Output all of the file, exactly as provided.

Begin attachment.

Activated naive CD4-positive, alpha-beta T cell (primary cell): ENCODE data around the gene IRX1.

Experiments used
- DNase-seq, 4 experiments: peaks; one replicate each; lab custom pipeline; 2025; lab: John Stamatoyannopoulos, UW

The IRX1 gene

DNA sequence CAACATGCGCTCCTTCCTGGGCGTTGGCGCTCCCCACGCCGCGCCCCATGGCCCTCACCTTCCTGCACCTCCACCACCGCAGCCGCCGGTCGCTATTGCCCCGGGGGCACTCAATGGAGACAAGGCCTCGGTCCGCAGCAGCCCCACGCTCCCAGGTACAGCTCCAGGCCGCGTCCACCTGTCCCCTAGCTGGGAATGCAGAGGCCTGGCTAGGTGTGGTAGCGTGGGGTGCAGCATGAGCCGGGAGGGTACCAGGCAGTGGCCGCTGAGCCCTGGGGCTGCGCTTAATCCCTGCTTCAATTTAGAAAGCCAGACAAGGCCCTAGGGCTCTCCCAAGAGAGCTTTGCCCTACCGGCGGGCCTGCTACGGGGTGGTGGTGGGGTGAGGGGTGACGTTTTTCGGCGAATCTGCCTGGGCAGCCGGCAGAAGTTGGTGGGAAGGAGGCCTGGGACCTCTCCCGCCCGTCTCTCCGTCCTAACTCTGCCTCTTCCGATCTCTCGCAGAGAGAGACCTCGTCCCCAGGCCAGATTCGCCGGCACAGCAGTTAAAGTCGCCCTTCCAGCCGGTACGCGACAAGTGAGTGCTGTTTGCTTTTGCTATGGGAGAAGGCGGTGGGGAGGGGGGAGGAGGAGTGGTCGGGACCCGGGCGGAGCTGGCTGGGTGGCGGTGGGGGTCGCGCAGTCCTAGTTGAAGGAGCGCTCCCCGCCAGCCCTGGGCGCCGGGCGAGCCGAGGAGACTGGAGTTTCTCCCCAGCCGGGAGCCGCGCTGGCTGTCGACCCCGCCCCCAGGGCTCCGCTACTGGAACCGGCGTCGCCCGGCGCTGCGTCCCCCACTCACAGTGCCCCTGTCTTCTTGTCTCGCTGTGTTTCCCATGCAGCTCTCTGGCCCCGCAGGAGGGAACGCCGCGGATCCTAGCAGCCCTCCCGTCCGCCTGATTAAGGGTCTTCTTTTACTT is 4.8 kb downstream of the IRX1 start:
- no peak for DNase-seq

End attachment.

Activated naive CD4-positive, alpha-beta T cell (primary cell): ENCODE data around the gene IRX1.

Experiments used
- DNase-seq, 4 experiments: peaks; one replicate each; lab custom pipeline; 2025; lab: John Stamatoyannopoulos, UW

The IRX1 gene

DNA sequence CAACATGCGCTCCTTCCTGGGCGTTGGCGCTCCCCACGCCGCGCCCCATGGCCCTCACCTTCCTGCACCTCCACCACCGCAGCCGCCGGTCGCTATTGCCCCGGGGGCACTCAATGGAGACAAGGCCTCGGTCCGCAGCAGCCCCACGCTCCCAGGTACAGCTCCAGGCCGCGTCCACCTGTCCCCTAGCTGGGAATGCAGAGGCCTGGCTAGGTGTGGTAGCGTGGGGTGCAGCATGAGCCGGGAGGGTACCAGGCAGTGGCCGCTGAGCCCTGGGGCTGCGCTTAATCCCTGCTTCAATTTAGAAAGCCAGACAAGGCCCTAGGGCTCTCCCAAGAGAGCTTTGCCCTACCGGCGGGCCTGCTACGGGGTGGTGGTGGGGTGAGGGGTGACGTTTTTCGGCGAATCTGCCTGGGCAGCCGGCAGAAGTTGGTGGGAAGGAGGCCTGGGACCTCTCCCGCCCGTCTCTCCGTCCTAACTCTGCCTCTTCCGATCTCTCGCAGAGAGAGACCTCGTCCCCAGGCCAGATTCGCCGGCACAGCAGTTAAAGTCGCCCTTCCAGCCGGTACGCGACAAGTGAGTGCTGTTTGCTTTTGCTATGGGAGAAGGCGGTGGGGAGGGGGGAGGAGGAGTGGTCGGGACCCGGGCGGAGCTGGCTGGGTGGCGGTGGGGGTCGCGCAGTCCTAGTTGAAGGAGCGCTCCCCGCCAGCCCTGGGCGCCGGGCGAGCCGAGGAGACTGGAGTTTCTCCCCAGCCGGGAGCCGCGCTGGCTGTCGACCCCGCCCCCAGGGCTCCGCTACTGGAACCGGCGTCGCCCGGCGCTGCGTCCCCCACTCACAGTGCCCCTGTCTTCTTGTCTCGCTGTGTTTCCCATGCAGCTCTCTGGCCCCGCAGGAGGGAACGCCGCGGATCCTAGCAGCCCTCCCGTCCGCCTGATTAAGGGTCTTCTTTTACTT is 4.8 kb downstream of the IRX1 start:
- no peak for DNase-seq